Are the Low Prices Here To Stay?

It’s looking like 1998 at the pump.

Oil prices started plummeting six months ago, and really took a nosedive since October. So why, after steadily staying between $80 and $110 a barrel for the last five years, has oil suddenly dropped below $50 a barrel?

Here are three major reasons:

1.America’s oil boom. American oil production is at a 30-year high and now the U.S. is the world’s largest oil producer, surpassing Saudi Arabia. This was largely spurred by fracking and technological advances in ways to find and drill hard-to-extract crude. The explosive growth in U.S. oil production happened so fast that even Goldman Sachs under forecasted.

2. OPEC has kept pumping. Many believed that after prices began to drop that OPEC, the cartel of countries that supply 40% of the world’s oil, would cut down on production to force prices up. But they didn’t and that was a bit of a surprise.

Some analysts think this is a deliberate price war designed to squeeze out U.S. shale oil drillers (OPEC has denied this). Others think OPEC is taking its cue from the 1980s, when OPEC’s cutbacks failed to reverse a similar dip. Either way, there’s growing discontent between smaller member countries like Venezuela and Algeria, which are scrambling to balance their budgets with no national oil revenue, and Saudi Arabia, which can weather the low prices with a cash surplus that is estimated to be over $740 billion.

3. Demand is low. Weak global economic activity, increased fuel efficiency, and shifts to other fuels or forms of energy has lowered demand. Even China’s oil consumption has slowed after soaring in the late 2000s.

So who are the winners and losers of these low prices?

Plummeting prices are shaking things up around the globe. Russia has seen its ruble tumble dramatically. Venezuela is facing social unrest with the economy taking a hit by the lowering prices.

Domestically, the energy sector is bracing for some pain. Drilling for shale oil is expensive and falling prices could cause cash-strapped drilling companies to become unprofitable or unable to obtain crucial loans to stay in business. Some say 20,000 jobs could be at risk. Low oil and natural gas prices also mean there’s less motive to invest in renewable energy and gas-efficient cars. Sure enough, recent reports show a major uptick in SUV purchases while hybrids like the Volt have been staying on the lot.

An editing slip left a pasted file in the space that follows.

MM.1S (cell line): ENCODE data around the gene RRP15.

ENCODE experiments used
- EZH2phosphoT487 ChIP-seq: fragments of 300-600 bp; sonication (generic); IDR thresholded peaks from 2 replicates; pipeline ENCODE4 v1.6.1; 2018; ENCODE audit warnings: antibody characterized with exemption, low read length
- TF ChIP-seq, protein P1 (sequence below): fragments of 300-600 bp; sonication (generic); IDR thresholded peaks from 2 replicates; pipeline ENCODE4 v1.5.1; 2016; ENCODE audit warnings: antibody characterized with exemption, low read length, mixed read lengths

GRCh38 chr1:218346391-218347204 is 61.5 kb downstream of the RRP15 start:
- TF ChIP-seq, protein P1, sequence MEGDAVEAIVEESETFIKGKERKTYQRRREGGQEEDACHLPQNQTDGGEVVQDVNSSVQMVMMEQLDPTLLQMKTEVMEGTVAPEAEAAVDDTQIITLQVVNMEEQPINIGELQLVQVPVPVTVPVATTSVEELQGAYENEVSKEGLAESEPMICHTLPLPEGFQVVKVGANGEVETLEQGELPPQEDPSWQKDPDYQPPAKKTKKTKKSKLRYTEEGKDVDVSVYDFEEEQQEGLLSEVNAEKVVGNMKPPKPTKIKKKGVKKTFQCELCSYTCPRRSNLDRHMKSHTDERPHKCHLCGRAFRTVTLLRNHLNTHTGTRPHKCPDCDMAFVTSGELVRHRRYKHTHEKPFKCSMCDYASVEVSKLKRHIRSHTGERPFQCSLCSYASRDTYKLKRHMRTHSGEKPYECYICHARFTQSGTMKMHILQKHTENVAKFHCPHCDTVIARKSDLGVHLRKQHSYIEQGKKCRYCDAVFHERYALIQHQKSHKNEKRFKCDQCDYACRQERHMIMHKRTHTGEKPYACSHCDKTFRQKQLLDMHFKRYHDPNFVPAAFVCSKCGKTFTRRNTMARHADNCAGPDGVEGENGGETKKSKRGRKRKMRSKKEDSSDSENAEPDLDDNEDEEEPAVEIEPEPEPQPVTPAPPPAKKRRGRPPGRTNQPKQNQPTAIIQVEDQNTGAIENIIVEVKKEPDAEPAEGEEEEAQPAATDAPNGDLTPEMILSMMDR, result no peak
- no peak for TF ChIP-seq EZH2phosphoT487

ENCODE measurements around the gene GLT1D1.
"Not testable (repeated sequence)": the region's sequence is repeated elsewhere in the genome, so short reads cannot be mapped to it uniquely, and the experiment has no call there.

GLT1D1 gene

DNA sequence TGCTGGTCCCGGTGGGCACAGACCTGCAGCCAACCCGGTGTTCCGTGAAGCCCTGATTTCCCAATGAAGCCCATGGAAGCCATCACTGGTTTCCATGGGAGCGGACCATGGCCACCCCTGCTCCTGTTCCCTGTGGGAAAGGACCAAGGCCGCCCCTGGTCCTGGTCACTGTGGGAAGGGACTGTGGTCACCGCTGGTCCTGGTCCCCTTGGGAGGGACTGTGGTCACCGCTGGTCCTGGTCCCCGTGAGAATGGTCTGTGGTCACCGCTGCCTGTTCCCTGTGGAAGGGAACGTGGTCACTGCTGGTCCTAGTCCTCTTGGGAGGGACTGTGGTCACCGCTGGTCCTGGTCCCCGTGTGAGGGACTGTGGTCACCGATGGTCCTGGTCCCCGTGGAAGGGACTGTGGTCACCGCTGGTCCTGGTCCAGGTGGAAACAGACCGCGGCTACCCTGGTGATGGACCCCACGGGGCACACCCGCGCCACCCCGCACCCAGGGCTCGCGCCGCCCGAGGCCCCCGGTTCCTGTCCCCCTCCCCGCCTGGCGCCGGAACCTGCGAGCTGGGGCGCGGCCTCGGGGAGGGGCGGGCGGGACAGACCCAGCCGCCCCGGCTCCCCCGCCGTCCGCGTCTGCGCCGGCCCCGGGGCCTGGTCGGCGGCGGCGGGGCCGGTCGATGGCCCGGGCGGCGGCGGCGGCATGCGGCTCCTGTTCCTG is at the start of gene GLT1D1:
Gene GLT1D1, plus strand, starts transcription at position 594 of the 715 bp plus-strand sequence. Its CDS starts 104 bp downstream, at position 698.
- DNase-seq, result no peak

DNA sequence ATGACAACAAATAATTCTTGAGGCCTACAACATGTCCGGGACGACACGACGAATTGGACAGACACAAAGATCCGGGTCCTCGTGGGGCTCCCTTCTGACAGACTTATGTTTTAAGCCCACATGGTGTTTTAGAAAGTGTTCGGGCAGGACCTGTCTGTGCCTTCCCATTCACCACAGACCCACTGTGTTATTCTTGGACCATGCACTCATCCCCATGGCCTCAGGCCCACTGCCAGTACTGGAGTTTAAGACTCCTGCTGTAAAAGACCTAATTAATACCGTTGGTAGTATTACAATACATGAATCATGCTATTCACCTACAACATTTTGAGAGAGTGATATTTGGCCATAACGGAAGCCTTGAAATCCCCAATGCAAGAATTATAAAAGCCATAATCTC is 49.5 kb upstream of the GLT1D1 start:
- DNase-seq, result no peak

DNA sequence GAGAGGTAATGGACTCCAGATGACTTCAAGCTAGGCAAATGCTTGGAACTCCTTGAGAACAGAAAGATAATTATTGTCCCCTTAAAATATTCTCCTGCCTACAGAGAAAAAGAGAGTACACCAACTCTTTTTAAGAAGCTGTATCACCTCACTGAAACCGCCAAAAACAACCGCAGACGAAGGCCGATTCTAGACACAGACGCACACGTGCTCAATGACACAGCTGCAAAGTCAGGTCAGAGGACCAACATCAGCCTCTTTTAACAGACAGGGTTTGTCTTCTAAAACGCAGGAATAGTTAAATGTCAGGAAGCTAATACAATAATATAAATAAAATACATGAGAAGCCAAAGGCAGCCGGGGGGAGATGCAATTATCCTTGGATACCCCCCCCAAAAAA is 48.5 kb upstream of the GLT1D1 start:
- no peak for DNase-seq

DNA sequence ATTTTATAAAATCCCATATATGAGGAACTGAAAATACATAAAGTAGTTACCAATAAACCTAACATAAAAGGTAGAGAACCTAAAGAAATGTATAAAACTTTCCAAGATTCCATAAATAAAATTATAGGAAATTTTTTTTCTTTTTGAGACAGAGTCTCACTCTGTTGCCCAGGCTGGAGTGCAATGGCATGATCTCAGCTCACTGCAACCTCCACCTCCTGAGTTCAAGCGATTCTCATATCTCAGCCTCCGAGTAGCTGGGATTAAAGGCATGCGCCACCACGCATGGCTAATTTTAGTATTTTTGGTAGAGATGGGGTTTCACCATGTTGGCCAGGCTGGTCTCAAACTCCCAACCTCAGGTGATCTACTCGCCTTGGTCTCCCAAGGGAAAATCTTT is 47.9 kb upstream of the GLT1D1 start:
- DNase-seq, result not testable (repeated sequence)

However, low prices at the pump are generally good for individuals, leaving more cash in our wallets and potentially increasing consumer spending. It also helps a number of major American industries like airlines, automakers and even corn farmers.

Will prices stay low?

Late this week, OPEC’s secretary general Abdullah al-Badri told the World Economic Forum in Davos, Switzerland that oil prices “will stay for another month at this low price, but I’m sure the price will rebound.” The former president of Shell Jon Hofmeister agrees, believing that gas prices will jump back up to $80-$90 a barrel this year.

A recent article in The Economist, however, estimates the low prices could last until 2020. Even Carl Icahn, a big investor in the energy sector including offshore drilling company Transocean, thinks prices will continue to go down in the near-term.

“Barring a sudden spike in demand or a major supply disruption from one of the big oil producing countries, prices may stay low for a protracted period of time,” says ZEITGUIDE friend Dean Schaffer of Coral Reef Capital.

“Basically there is a big game of chicken between US oil producers, OPEC and other oil producers. Until someone blinks and takes production offline these low oil prices could be the new normal. We likely won’t see oil price highs like over the last five years anytime soon.”

This week we’ve posted a sample selection to give you a glimpse of what our 2015 is all about.

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